The purpose of all these materials is to help more members secure the necessary approvals to attend your events. The increased attendance will help attract more speakers, sponsors and exhibitors. But more importantly, it will help demonstrate the value of membership and thereby increase acquisition of both individual and corporate membership as well as improve member retention.

These are just a few of the ways associations can help increase conference attention. In our next posts, we will be discussing some additional strategies. Bodden Partners specializes in associations and membership marketing. If you would like assistance in marketing your next event, or improving member acquisition, retention and engagement, please contact us for a free consultation.

The Secret to Improving Association Member Engagement

Studies show that on average only about 20% of members ever engage with an association after joining. Some members may attend an association conference or take advantage of a professional development meeting, but the vast majority of members never get involved or become engaged with the association. This poses real risks to the association. According to ASAE research in why members drop out of associations, 56% of those surveyed said it was because they did not receive the expected value to justify the cost of dues.

Although associations bring together people with common concerns and interests, the membership itself is often quite diverse. To maximize member participation, associations need to identify the lifestyle and professional needs of each member segment. For example, one of the greatest fears expressed by association leaders in recent years has been the prospect of declining membership owing to younger generations that no longer find value in the association experience.

However according to the study Generations and the Future of Association Participation, the needs associated with career stage carry more weight than those associated with life stage. Younger workers tend to be entry-level and research shows they are more apt to think that association options available do not adequately suit their needs. Yet in a four-year longitudinal tracking study, it was found that the same Gen Xers and Millennials who previously had low membership rates were later joining associations at rates that surpassed those of Baby Boomers. When asked to anticipate the need for associations in the future, Millennials, more than any other age group, said there would be a greater need.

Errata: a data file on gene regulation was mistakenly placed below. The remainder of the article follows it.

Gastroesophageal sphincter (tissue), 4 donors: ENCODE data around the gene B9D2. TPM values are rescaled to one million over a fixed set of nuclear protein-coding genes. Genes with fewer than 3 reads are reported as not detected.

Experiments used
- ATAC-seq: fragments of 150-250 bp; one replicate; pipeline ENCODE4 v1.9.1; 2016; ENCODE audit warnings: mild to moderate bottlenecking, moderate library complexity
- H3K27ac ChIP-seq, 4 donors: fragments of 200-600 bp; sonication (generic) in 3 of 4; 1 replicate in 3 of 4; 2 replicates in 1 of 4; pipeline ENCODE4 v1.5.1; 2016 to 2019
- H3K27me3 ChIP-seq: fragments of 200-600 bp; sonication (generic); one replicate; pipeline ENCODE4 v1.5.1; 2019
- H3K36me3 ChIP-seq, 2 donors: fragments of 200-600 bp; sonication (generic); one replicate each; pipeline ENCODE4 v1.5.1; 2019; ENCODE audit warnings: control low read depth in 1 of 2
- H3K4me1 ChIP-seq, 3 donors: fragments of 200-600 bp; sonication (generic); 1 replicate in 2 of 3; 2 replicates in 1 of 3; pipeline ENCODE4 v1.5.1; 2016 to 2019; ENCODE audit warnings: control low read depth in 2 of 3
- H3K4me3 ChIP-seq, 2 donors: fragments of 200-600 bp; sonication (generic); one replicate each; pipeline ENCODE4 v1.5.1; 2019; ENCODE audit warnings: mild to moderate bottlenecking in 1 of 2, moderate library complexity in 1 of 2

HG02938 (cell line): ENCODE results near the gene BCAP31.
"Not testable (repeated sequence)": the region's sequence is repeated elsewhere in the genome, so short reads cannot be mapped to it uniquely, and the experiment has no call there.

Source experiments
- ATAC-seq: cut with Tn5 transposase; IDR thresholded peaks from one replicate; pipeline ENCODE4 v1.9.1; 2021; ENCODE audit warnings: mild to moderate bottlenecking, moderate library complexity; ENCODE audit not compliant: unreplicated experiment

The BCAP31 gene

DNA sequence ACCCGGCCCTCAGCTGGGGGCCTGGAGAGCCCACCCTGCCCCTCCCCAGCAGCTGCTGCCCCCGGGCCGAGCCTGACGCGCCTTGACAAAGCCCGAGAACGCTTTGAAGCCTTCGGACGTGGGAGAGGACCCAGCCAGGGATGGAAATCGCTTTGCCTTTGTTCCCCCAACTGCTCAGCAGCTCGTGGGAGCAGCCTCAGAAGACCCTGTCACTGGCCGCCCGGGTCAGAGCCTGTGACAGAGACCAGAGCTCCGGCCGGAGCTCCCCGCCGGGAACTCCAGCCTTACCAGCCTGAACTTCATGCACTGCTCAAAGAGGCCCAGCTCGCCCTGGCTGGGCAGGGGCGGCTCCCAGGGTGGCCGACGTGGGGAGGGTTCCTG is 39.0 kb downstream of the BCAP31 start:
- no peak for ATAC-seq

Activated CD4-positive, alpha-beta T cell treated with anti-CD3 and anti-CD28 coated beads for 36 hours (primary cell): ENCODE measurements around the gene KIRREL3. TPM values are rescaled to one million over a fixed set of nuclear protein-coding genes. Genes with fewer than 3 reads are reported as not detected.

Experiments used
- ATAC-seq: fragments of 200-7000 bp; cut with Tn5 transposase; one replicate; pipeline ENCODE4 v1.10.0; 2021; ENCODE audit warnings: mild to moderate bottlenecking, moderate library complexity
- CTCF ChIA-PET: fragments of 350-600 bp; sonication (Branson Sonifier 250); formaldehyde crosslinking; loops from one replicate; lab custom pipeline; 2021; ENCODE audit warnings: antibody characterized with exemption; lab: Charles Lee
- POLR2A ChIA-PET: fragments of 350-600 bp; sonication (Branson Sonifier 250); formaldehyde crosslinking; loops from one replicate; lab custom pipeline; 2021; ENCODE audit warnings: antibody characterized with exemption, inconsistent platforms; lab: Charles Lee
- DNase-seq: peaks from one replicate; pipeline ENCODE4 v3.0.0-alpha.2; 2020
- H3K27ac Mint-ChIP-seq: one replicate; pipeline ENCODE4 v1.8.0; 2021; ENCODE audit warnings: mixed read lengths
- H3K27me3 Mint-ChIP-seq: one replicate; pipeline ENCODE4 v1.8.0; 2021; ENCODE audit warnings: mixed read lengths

This finding is reassuring in that it shows younger workers have not dismissed associations entirely. Rather it suggests that many associations are not adequately addressing the needs of entry level workers. It confirms that each membership segment (entry level, mid-career, senior level and near retirement) has needs that are unique to their career stage and these needs heavily influence their perception of association value.

There are a variety of factors influences what members need from their association, ranging from career stage to demographic, attitudinal to generational influences. Each of these characteristics will indicate needs that may vary from one member segment to another. A better understanding of these unique needs will help association management determine the mix of products, offers, marketing strategies that will prove effective in recruiting, engaging and retaining members.

How can Associations develop a deeper understanding of member needs? What is the secret to building association member engagement? Traditional focus groups and surveys are not the answer. Associations have spent millions on focus groups yet the fundamental problem of low member engagement remains. True insights come from exploratory, open-ended, probing research. The type of research that gives members the opportunity to talk freely and at length. When conducted properly, insights-focused research will result in members telling you exactly what is holding them back and what they need to hear in order become engaged.